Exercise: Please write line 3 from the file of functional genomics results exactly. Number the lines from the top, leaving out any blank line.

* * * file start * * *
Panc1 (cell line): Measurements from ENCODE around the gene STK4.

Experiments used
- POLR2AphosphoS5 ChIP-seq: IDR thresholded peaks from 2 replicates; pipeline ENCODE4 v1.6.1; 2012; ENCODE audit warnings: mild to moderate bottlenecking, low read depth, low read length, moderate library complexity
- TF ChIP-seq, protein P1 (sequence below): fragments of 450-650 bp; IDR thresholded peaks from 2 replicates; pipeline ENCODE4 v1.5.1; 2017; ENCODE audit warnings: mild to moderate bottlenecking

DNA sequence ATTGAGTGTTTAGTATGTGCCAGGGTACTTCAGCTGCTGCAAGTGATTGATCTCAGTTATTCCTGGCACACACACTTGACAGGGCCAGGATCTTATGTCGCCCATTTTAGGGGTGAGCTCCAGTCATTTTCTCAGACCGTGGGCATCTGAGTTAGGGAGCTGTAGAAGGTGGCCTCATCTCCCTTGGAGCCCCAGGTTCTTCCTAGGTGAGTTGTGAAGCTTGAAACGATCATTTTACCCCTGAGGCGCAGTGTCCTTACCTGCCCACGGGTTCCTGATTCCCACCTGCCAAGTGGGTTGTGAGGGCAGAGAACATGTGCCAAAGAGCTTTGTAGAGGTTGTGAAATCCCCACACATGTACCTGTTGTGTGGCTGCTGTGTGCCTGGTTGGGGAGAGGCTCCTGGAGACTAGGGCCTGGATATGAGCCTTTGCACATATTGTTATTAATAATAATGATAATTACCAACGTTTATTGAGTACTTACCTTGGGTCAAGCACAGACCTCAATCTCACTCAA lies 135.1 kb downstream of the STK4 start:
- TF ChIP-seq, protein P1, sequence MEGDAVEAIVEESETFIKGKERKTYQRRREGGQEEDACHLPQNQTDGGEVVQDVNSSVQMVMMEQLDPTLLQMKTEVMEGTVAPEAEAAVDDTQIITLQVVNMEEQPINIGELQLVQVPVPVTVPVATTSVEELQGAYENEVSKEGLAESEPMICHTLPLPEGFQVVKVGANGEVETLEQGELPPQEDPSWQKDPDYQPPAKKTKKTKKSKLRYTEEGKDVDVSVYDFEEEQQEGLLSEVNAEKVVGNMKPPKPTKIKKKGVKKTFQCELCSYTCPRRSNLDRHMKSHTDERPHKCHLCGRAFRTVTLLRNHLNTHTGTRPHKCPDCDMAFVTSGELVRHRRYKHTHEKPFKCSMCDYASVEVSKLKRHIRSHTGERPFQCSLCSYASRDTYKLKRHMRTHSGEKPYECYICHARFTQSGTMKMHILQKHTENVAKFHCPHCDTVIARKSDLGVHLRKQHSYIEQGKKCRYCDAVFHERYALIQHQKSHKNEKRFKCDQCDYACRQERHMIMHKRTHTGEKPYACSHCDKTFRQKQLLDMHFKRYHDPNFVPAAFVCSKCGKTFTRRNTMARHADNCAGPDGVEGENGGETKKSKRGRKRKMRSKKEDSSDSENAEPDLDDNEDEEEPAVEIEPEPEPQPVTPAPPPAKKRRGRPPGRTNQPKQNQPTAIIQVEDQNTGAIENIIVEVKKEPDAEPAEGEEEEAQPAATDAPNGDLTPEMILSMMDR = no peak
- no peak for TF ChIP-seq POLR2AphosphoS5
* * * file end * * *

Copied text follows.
- POLR2AphosphoS5 ChIP-seq: IDR thresholded peaks from 2 replicates; pipeline ENCODE4 v1.6.1; 2012; ENCODE audit warnings: mild to moderate bottlenecking, low read depth, low read length, moderate library complexity